Generation in Jeopardy: Children in Central and Eastern Europe and the Former Soviet Union
M.E. Sharpe, 1999 - 206 pages
This publication examines the impact of political, social and economic dislocation, ethnic conflict and civil war on the most vulnerable population - children - in the transition societies of Eastern Europe and the former Soviet Union. It describes the human cost of the current crisis, especially for children, and documents the worsening poverty and homelessness, huge increases in mortality rates, erosion of many socialist-era achievements (including universal and free social services), the effects of radioactive contamination and widespread environmental degradation, and skyrocketing crime rates, child abuse and exploitation. Comprehensively documented with tables and figures, photographs and bibliographic information.
Children of the Baltic countries
Belarus the Russian Federation and Ukraine
The Caucasus countries
The Central Asian republics and Kazakhstan
The Aral Sea disaster zone
Different faces of the transition Area highlights
Children in the republics of former Yugoslavia
Other editions - View all
abuse According affected alcohol areas Armenia assistance Azerbaijan Baltic basic Belarus birth Bulgaria caused Central and Eastern Central Europe CHAPTER child communities continue cost countries crime Czech Republic deaths decline Development diseases displaced drop drug Eastern Europe economic especially estimated example face families forced former former Soviet Georgia groups higher homes Hungary immunization income increased Independent industrial infant institutions Kazakhstan lack Latvia levels Lithuania living major million mortality rates nearly official parents percent percentage Poland policies poor population poverty problems production programs protection rates reform refugees Regional Monitoring Report remain Republic result Rights rise risk Roma Romania Russian Federation severe Situation social Source Soviet Union suffered supplies Today transition Ukraine unemployment UNICEF wages women World young youth Yugoslavia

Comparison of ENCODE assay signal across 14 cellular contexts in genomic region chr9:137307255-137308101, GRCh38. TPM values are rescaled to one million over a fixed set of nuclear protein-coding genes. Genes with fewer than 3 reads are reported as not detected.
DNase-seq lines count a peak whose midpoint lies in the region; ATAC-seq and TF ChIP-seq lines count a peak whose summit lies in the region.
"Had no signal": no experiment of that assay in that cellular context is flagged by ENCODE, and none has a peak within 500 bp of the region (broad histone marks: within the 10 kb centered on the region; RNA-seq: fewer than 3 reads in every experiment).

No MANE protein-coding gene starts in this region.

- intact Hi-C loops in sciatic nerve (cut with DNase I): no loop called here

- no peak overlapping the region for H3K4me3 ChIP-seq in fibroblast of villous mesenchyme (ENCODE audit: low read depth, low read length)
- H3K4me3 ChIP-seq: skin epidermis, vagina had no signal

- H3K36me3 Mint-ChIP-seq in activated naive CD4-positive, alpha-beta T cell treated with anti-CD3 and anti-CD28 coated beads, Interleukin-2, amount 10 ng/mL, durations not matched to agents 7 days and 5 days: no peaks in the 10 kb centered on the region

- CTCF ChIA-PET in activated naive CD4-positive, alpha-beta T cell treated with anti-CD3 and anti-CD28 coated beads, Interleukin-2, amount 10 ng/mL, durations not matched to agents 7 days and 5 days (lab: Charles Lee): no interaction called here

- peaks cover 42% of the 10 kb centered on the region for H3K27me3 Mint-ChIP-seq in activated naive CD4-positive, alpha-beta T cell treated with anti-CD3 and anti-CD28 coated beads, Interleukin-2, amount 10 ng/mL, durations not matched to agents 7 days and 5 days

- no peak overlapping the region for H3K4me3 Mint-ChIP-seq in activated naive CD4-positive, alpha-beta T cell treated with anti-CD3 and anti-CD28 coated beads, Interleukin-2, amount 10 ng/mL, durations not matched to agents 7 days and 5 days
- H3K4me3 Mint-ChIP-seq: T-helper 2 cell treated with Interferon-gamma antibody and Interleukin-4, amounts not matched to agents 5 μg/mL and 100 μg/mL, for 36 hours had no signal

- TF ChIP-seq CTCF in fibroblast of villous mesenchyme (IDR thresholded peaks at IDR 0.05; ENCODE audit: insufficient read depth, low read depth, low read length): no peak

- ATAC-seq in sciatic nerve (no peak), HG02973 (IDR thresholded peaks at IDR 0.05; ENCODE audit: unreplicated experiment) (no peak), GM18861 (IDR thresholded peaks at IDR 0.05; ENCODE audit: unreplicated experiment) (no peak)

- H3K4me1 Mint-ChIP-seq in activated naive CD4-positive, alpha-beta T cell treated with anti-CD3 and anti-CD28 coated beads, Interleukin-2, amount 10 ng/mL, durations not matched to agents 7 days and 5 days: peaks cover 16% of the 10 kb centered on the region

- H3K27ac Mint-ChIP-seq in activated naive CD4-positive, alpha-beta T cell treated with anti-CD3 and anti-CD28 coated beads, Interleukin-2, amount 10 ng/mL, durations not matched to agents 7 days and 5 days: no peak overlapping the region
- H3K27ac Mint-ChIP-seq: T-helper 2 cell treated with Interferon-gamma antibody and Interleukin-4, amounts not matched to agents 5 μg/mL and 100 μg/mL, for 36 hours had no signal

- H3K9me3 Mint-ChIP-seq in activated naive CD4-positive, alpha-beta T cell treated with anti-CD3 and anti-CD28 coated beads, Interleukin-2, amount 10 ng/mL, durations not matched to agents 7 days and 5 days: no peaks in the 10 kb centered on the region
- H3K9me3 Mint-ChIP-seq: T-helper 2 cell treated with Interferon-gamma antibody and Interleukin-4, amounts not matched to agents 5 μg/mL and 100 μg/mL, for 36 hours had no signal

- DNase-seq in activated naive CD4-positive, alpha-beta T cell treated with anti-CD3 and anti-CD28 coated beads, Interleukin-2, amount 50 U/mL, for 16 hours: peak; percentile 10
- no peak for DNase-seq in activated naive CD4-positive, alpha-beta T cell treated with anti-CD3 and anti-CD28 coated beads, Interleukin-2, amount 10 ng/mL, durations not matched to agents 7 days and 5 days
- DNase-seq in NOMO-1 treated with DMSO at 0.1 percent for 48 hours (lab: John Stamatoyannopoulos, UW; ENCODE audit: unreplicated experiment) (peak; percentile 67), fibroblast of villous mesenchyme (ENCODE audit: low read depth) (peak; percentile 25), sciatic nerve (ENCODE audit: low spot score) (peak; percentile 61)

Page 68 - States Parties shall take all appropriate legislative, administrative, social and educational measures to protect the child from all forms of physical or mental violence, injury or abuse, neglect or negligent treatment, maltreatment or exploitation, including sexual abuse, while in the care of parent(s), legal guardian(s) or any other person who has the care of the child.
Page 164 - In those States in which ethnic, religious or linguistic minorities or persons of indigenous origin exist, a child belonging to such a minority or who is indigenous shall not be denied the right, in community with other members of his or her group, to enjoy his or her own culture, to profess and practice his or her own religion, or to use his or her own language.
Page 4 - Care, sponsored by the World Health Organization (WHO) and the United Nations Children's Fund (UNICEF), held at Alma Ata, USSR on 6-12 September 1988.
Page 176 - Life expectancy at birth - The number of years newborn children would live if subject to the mortality risks prevailing for the cross-section of population at the time of their birth.
Page 178 - UNFPA United Nations Population Fund UNHCR Office of the United Nations High Commissioner for Refugees UNICEF United Nations Children's Fund UNIDO United Nations Industrial Development Organization...
Russia's Abandoned Children: An Intimate Understanding
Clementine K. Fujimura,Sally W. Stoecker,Tatyana Sudakova
No preview available - 2005
All Book Search results »